"Season of Migration to the North isn't the first book in which a writer of color has decided to 'write back' to the empire, of course. Ngugi wa Thiong'o's The River Between (1965), Camara Laye's The Radiance of the King (1954), and Aimé Césaire's A Tempest (1969), for instance, can all be seen as attempts to subvert European colonial discourse. But Season of Migration to the North is unique among these books in that it is written in the author's native language, rather than the colonial one. Indeed, Salih stands out among African writers of his generation for his insistence on continuing to use Arabic in spite of having lived the majority of his life outside the Sudan. ('It's a matter of principle,' he once told an interviewer.)" (Laila Lalami, "Introduction" to Season of Migration to the North, xiv-xv)
I have read one book by the person who did the into, Laila Lalami. Her book was good, this one...we'll I'll just say I don't do too hot with books that are really strange and hard to follow. It does sound interesting, maybe for day when my little boys are grown up and I need some excitement in my life? Ha!ResponderBorrar
Great review, as always.
Your excitement about this book is catching. I'll have to see if I can find it. Thanks for the review!ResponderBorrar
I've been debating whether or not to order this book; because of your review, I definitely will do so and am looking forward to getting to read it. Thanks for reviewing it.ResponderBorrar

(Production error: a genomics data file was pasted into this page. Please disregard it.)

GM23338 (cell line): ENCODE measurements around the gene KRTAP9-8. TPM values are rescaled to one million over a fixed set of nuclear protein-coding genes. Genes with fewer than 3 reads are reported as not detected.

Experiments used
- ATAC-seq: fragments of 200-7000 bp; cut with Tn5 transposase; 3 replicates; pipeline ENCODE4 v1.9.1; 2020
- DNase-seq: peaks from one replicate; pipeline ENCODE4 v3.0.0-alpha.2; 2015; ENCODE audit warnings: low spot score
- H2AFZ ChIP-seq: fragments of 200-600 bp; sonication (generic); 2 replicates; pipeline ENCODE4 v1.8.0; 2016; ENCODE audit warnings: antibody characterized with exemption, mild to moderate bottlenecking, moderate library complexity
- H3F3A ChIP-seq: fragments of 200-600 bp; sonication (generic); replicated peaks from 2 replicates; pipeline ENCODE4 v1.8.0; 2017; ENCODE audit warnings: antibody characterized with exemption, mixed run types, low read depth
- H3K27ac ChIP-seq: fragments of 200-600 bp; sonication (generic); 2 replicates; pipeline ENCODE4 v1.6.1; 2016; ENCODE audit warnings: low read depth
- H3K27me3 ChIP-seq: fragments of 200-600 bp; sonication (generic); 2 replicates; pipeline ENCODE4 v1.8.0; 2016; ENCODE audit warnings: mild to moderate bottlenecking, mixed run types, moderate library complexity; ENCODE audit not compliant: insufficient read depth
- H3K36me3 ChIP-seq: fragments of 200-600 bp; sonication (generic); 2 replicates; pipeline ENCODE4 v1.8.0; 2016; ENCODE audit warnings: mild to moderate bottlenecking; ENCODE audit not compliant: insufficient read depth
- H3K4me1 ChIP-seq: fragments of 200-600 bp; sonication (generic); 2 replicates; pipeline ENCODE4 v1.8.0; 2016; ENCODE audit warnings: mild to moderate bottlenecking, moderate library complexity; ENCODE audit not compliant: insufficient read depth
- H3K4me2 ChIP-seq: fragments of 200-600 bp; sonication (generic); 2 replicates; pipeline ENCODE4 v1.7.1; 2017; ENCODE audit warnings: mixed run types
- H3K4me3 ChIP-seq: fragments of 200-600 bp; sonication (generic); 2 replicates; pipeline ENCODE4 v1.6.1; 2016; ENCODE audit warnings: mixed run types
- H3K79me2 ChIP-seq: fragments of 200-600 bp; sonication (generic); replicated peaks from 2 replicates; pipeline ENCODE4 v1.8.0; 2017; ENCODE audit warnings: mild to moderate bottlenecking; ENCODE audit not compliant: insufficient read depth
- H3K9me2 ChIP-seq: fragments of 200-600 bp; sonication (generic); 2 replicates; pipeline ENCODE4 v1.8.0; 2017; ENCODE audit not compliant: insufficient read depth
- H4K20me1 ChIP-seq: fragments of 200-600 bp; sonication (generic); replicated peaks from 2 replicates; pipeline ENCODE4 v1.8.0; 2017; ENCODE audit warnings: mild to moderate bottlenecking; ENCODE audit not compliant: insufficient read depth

*Bethany: I wouldn't want to push this book on anybody who prefers lighter fare, but I should clarify that it's not hard to follow at all. Lalami's introduction was good, too, a funny coincidence since I think I first read about her over at your blog. ¡Saludos!ResponderBorrar
*Sarah: I'm glad I was able to convey my enthusiasm for the book, so thanks for that particular comment. It's a quick read but full of surprises. Cheers!
*Hedgie: I think I mentioned to you before what a big fan I am of the NYRB Classics books I've seen, but this was one of the highlights so far (along with Robert Walser's Jakob von Gunten). Anyway, thanks for the comment--hope you enjoy the book. Happy reading!
Wow, I'm intrigued. It sounds tightly and compellingly told - even the brief excerpt at the beginning of your review made me want to read more. I know almost nothing about African/Sudanese literature, so thanks doubly for this, Richard!ResponderBorrar
This is in my TBR list. I hope to read it one day... if I can find it...ResponderBorrar
Este libro sí que lo anoto. Parece interesantísimo.
Saludos y un gusto leerte siempre.
A reverse Heart of Darkness? I like the sound of that.ResponderBorrar
*Emily: I, too, know little about African/Sudanese lit unfortunately, but this was a very cool book by anybody's standards. Hope you get a chance to check it out someday!ResponderBorrar
*Stefania: I'd noticed it was on your list when I was mentally preparing my review. The book's very easy to find here in the States, but I guess that doesn't make it any easier for you over there in Italy and the U.K. Good luck with your search!
*E.R.: ¡Hola, amigo! Sí, resulta que el libro es muy genial. Y tengo entendido que los cuentos de Salih son buenísimos también (a lo mejor estén disponibles en castellano). Mil gracias por tu comentario. ¡Saludos!
*E.L. Fay: It's much more than that, of course, but I kind of liked the thought of that too (it's a very interesting piece of work). Happy reading!